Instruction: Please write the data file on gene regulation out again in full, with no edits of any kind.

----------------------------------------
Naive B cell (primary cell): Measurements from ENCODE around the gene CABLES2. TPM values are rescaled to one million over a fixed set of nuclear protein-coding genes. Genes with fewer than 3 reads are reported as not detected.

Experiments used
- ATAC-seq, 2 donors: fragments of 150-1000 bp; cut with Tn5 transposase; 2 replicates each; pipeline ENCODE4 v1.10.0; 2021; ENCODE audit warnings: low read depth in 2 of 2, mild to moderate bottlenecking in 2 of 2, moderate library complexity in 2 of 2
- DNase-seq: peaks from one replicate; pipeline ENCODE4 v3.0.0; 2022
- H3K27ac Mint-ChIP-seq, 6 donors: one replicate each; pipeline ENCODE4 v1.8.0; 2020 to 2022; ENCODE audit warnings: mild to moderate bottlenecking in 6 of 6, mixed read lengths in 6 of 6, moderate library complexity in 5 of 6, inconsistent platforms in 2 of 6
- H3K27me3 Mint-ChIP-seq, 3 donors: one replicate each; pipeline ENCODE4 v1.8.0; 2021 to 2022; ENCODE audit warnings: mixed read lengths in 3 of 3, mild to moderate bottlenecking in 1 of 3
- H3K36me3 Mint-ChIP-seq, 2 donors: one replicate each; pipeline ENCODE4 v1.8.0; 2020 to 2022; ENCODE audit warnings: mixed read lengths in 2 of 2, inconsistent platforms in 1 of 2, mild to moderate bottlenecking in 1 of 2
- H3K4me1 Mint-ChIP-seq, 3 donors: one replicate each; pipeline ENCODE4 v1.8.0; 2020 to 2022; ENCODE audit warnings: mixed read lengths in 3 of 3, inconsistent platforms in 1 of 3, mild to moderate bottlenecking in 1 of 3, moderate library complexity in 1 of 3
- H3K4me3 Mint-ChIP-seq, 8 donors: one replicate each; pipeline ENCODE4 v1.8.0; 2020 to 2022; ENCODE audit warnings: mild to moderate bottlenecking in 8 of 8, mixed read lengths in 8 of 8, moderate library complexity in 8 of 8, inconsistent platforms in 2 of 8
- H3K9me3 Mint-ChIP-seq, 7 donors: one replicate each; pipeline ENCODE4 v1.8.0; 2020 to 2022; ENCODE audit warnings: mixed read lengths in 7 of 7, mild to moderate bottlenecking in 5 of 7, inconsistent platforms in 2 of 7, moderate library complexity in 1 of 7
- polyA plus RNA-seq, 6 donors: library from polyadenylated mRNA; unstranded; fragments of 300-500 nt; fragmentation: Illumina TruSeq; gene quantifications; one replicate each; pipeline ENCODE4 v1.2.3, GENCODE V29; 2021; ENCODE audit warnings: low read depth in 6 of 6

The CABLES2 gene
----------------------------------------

Naive B cell (primary cell): Measurements from ENCODE around the gene CABLES2. TPM values are rescaled to one million over a fixed set of nuclear protein-coding genes. Genes with fewer than 3 reads are reported as not detected.

Experiments used
- ATAC-seq, 2 donors: fragments of 150-1000 bp; cut with Tn5 transposase; 2 replicates each; pipeline ENCODE4 v1.10.0; 2021; ENCODE audit warnings: low read depth in 2 of 2, mild to moderate bottlenecking in 2 of 2, moderate library complexity in 2 of 2
- DNase-seq: peaks from one replicate; pipeline ENCODE4 v3.0.0; 2022
- H3K27ac Mint-ChIP-seq, 6 donors: one replicate each; pipeline ENCODE4 v1.8.0; 2020 to 2022; ENCODE audit warnings: mild to moderate bottlenecking in 6 of 6, mixed read lengths in 6 of 6, moderate library complexity in 5 of 6, inconsistent platforms in 2 of 6
- H3K27me3 Mint-ChIP-seq, 3 donors: one replicate each; pipeline ENCODE4 v1.8.0; 2021 to 2022; ENCODE audit warnings: mixed read lengths in 3 of 3, mild to moderate bottlenecking in 1 of 3
- H3K36me3 Mint-ChIP-seq, 2 donors: one replicate each; pipeline ENCODE4 v1.8.0; 2020 to 2022; ENCODE audit warnings: mixed read lengths in 2 of 2, inconsistent platforms in 1 of 2, mild to moderate bottlenecking in 1 of 2
- H3K4me1 Mint-ChIP-seq, 3 donors: one replicate each; pipeline ENCODE4 v1.8.0; 2020 to 2022; ENCODE audit warnings: mixed read lengths in 3 of 3, inconsistent platforms in 1 of 3, mild to moderate bottlenecking in 1 of 3, moderate library complexity in 1 of 3
- H3K4me3 Mint-ChIP-seq, 8 donors: one replicate each; pipeline ENCODE4 v1.8.0; 2020 to 2022; ENCODE audit warnings: mild to moderate bottlenecking in 8 of 8, mixed read lengths in 8 of 8, moderate library complexity in 8 of 8, inconsistent platforms in 2 of 8
- H3K9me3 Mint-ChIP-seq, 7 donors: one replicate each; pipeline ENCODE4 v1.8.0; 2020 to 2022; ENCODE audit warnings: mixed read lengths in 7 of 7, mild to moderate bottlenecking in 5 of 7, inconsistent platforms in 2 of 7, moderate library complexity in 1 of 7
- polyA plus RNA-seq, 6 donors: library from polyadenylated mRNA; unstranded; fragments of 300-500 nt; fragmentation: Illumina TruSeq; gene quantifications; one replicate each; pipeline ENCODE4 v1.2.3, GENCODE V29; 2021; ENCODE audit warnings: low read depth in 6 of 6

The CABLES2 gene